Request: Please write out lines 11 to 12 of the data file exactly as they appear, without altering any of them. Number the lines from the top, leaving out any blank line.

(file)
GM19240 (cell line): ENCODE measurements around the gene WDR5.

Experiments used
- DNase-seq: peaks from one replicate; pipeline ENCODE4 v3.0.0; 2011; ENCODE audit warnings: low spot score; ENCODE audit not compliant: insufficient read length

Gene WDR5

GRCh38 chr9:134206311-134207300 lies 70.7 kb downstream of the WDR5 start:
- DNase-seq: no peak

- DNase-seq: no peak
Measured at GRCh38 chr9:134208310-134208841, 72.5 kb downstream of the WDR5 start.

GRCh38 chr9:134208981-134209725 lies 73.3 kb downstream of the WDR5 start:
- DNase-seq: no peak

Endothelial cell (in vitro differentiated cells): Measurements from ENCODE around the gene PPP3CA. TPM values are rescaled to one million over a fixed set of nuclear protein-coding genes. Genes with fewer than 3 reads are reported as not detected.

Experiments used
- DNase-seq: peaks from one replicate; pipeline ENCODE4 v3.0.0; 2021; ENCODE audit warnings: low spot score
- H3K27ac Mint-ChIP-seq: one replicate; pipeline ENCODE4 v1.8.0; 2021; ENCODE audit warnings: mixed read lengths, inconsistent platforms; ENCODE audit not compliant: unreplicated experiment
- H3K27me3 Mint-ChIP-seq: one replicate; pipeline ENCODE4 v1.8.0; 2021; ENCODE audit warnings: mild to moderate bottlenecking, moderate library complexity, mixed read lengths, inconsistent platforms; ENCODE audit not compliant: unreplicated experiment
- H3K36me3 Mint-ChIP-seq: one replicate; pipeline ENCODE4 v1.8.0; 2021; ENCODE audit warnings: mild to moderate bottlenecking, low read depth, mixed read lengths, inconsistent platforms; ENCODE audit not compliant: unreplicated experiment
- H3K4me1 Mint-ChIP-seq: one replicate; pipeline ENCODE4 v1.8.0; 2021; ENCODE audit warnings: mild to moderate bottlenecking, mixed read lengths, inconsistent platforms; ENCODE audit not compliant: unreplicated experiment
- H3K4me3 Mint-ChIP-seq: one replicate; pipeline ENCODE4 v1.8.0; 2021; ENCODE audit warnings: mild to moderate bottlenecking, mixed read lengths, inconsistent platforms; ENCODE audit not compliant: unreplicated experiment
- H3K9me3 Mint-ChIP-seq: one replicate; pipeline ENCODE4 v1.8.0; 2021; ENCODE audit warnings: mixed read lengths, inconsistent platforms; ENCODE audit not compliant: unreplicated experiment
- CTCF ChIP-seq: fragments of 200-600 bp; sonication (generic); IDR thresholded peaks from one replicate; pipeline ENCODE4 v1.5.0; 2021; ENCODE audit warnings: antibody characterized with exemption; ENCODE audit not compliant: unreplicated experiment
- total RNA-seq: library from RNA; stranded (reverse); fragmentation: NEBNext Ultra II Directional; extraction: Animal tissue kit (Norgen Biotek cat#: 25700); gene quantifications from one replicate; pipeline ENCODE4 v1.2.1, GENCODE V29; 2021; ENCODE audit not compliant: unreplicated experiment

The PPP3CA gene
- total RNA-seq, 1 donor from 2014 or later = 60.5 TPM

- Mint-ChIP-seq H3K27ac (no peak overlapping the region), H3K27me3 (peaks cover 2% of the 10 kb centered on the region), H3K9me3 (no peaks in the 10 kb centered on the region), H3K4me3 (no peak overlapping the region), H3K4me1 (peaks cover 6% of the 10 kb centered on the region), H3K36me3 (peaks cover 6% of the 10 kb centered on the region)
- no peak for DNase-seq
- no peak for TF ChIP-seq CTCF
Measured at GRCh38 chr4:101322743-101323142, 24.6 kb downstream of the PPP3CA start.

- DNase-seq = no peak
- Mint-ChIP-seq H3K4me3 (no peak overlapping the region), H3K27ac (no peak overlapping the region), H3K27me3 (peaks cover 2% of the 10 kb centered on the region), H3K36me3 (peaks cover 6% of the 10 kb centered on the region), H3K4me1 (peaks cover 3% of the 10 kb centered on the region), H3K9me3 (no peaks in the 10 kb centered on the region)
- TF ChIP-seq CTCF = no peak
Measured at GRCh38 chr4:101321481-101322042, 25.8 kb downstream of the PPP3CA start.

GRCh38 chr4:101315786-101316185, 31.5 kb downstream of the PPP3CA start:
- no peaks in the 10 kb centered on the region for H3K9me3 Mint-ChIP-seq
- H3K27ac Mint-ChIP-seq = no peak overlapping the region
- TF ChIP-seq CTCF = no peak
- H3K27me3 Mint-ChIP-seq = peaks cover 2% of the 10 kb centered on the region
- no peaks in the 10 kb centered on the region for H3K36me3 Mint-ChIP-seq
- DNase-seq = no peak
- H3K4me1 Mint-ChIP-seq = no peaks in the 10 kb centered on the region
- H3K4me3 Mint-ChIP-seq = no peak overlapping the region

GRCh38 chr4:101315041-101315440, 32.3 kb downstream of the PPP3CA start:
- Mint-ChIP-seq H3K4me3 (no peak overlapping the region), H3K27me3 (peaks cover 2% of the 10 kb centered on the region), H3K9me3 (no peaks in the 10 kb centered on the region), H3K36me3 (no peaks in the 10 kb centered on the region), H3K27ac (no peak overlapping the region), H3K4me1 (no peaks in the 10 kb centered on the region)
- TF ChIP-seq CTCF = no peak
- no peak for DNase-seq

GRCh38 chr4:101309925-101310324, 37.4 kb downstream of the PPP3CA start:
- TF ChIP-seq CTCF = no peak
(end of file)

Endothelial cell (in vitro differentiated cells): Measurements from ENCODE around the gene PPP3CA. TPM values are rescaled to one million over a fixed set of nuclear protein-coding genes. Genes with fewer than 3 reads are reported as not detected.

Experiments used